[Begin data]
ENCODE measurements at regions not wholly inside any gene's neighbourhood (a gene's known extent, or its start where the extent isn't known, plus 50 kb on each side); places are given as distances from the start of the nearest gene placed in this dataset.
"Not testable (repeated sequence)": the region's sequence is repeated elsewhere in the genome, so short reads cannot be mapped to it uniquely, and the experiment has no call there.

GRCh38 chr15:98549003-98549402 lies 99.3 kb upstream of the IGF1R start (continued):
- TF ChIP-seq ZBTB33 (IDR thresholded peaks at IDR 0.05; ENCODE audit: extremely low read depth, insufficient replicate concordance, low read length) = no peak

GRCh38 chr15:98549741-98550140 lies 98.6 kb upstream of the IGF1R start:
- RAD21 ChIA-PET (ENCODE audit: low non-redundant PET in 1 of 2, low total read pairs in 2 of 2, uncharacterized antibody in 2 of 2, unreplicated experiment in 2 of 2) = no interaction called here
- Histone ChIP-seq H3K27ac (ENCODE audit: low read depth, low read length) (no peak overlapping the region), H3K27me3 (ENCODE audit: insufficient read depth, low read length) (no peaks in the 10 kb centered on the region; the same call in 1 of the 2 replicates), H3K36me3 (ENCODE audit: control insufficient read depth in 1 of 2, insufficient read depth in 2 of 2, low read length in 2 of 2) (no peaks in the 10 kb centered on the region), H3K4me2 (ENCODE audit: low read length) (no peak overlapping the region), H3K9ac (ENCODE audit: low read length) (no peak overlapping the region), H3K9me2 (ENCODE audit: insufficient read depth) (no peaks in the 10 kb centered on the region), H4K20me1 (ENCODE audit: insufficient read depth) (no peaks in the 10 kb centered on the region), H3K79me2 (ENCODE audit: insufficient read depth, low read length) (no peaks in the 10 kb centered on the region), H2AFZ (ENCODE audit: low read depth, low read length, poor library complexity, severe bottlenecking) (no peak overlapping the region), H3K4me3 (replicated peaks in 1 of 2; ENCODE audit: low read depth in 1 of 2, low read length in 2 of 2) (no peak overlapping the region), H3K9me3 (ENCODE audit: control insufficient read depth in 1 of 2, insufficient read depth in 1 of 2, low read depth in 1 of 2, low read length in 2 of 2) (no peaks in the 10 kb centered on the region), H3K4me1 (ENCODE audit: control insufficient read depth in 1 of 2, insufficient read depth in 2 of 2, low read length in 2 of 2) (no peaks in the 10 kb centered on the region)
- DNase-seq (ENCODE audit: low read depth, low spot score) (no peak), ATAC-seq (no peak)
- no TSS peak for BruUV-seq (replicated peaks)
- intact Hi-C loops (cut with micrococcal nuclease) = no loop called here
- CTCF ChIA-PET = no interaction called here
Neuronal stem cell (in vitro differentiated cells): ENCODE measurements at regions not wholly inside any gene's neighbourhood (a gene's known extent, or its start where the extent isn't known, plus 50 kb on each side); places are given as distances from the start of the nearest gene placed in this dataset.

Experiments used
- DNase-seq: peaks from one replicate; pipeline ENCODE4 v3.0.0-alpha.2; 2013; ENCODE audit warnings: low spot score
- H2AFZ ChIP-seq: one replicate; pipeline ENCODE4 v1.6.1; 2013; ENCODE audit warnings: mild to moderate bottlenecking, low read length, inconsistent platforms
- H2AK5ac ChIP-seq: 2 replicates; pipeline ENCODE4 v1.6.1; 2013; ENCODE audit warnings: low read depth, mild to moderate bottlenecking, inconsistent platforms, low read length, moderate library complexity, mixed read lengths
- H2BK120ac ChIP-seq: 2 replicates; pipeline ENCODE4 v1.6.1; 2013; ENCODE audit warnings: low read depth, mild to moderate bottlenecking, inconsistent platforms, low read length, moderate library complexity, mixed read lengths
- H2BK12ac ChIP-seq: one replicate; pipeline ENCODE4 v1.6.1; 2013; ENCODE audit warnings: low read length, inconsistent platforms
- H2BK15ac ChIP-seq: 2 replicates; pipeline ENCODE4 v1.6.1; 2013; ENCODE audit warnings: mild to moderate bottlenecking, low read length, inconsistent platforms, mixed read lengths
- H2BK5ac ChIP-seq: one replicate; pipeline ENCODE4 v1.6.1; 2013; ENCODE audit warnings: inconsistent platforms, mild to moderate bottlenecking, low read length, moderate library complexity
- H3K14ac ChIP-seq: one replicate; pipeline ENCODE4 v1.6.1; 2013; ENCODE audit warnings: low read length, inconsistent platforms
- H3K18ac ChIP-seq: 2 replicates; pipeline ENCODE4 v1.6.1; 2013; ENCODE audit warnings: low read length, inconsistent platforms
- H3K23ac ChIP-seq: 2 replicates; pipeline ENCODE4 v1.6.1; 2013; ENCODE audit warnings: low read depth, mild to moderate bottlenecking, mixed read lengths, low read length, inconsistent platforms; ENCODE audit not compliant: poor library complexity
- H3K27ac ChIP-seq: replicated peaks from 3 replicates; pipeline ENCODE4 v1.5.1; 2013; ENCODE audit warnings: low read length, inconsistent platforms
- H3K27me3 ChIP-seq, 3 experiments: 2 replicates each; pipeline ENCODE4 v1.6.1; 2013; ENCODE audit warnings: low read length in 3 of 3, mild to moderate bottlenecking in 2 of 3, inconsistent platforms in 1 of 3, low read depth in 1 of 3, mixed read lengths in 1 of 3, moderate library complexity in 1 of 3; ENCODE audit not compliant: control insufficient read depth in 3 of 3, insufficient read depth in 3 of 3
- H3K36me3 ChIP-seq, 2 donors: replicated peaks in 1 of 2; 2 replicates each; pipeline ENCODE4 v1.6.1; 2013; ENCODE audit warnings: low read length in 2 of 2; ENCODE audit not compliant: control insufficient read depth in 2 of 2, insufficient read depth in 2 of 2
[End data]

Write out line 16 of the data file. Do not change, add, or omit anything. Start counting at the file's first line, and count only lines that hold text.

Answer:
- H2AK5ac ChIP-seq: 2 replicates; pipeline ENCODE4 v1.6.1; 2013; ENCODE audit warnings: low read depth, mild to moderate bottlenecking, inconsistent platforms, low read length, moderate library complexity, mixed read lengths